Largest ever cocaine seizure
02.50pm 02 July 2016 | News
A joint Customs and Police investigation has resulted in the largest-ever seizure of cocaine in New Zealand, worth an estimated street value of $14 million.
In early May, Customs officers focussed on a 400 kg sculpture of a diamante-encrusted horse, which had been freighted into the country from Mexico. Their suspicions were confirmed when inside the horse’s head were 35 bricks of high-grade cocaine.
A subsequent joint investigation has today resulted in the arrest of three men with the smuggling attempt.
Officers from the Police Organised Crime team arrested two men last night at Auckland International Airport and a search warrant is being carried out this morning at a residential address in Te Atatu.
The men, a 44 year-old Mexican national and a 56 year-old US national have been charged with the following and will appear in the Manukau District Court this morning.
- Importing a Class A drug, namely cocaine
- Possession for supply of a class A drug, namely cocaine.
Officers from Christchurch Police are also carrying search warrants at two residential addresses in Worcester Street, Linwood, and two men and a woman are speaking with Police.
Importing the class A drug cocaine is punishable by life imprisonment.
“This is obviously an extremely large amount of cocaine, and in the past we’ve only found very small amounts of this drug. Prior to this, the average amount of cocaine seized by Police each year was around 250 grams. What this find tells us though is that there is obviously a demand for it. While it’s possible that this statue may have been sent on to another country, but there’s every possibility that the cocaine was destined for the New Zealand market and we would be naïve to think otherwise” says Detective Senior Sergeant Colin Parmenter, Officer in Charge, Organised Crime Auckland.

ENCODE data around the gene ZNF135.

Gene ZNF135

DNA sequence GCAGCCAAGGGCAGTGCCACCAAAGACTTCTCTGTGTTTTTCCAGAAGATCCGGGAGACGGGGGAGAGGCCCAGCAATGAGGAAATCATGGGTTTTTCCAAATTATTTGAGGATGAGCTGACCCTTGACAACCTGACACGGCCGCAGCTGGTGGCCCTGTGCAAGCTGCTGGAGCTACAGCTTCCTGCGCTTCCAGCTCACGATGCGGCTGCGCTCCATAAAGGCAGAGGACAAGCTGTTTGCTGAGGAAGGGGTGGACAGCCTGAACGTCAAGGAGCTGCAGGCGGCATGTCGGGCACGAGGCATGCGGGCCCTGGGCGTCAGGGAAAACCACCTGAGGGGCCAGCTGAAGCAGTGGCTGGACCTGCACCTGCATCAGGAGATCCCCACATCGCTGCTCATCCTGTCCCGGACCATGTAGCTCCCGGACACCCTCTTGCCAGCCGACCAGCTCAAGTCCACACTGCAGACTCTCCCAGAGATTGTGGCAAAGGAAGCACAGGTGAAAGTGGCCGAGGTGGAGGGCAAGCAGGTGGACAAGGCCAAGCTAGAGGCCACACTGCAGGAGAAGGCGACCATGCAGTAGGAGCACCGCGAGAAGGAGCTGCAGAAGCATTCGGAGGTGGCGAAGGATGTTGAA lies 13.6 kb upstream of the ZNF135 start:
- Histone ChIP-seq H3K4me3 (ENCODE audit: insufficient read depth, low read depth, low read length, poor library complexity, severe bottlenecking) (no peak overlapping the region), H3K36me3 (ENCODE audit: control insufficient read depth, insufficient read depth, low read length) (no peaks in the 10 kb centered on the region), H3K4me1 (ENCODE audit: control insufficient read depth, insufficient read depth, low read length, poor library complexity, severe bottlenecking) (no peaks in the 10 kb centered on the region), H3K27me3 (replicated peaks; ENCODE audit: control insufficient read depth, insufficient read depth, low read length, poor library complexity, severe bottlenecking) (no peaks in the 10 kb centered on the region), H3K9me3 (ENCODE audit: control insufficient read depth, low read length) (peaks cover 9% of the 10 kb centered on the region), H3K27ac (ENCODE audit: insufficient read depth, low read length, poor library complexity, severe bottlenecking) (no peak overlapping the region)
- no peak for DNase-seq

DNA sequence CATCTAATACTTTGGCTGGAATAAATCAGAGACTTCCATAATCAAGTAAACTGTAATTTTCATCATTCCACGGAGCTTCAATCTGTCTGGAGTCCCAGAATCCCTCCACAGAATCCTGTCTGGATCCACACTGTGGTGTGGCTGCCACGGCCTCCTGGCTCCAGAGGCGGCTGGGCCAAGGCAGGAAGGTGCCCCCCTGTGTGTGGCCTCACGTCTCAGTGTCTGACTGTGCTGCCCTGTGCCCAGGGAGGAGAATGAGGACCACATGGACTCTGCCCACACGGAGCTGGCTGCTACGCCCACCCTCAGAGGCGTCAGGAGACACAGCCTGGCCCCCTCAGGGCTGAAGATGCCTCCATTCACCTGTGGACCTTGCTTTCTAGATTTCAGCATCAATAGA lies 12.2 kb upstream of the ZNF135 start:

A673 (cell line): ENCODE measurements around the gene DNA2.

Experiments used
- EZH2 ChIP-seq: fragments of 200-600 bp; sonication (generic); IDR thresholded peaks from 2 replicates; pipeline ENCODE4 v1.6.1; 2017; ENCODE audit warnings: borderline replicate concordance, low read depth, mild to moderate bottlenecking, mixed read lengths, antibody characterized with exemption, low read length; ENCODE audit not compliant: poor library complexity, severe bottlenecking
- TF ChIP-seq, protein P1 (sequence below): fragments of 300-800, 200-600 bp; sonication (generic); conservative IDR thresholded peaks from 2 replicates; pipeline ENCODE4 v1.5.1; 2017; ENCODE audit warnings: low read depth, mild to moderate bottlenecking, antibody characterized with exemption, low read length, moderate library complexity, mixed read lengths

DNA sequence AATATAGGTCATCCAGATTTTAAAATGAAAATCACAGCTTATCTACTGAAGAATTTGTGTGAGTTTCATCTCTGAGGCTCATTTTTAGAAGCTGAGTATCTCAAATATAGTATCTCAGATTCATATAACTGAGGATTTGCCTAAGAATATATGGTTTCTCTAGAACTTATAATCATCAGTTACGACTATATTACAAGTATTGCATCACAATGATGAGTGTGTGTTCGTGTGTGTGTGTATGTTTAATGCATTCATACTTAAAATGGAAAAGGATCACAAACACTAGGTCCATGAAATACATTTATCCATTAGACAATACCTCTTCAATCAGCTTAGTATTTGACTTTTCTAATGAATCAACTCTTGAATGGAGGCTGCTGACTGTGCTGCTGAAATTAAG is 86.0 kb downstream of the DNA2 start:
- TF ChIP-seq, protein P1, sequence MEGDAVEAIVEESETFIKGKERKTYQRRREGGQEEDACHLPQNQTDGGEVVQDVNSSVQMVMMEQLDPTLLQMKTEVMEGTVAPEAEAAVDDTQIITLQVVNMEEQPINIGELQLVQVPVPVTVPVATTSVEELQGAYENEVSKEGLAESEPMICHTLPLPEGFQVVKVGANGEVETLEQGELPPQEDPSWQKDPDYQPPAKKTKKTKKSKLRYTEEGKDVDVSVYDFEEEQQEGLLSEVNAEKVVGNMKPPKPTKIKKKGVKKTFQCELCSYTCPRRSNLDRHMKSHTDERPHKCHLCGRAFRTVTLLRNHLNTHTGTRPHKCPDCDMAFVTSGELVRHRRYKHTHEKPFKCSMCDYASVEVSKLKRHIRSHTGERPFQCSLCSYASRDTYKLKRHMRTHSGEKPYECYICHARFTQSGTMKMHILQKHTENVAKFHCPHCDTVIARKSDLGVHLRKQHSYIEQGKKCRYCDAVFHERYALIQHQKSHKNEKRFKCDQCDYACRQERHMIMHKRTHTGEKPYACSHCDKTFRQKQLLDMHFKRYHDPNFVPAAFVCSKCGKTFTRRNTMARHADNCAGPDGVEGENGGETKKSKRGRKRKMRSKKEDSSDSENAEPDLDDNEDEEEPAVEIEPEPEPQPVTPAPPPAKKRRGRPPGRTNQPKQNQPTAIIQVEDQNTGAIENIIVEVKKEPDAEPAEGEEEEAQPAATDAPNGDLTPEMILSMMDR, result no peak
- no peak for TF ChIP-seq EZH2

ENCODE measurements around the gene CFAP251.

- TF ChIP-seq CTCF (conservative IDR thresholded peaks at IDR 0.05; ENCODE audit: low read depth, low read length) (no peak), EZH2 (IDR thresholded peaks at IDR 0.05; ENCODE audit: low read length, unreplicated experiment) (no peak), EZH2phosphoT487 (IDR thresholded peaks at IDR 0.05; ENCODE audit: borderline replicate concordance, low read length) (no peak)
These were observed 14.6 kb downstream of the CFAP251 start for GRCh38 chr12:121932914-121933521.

Customs Investigations Manager Maurice O’Brien says Customs has an intelligence-led and risk-based approach at the border, and the seizure is the result of good profiling systems and inspection capabilities. The joint operation with NZ Police and international engagement with other law enforcement agencies proved its worth in advancing the investigation.
“We maintain strong relationships with offshore border partners to share information about illicit trade as they move around the globe. It takes an international enforcement network to disrupt a transnational crime syndicate. This seizure shows our systems are working well regardless of the type of drug or commodity” says Mr O’Brien.
Police are not ruling out further arrests as the investigation continues.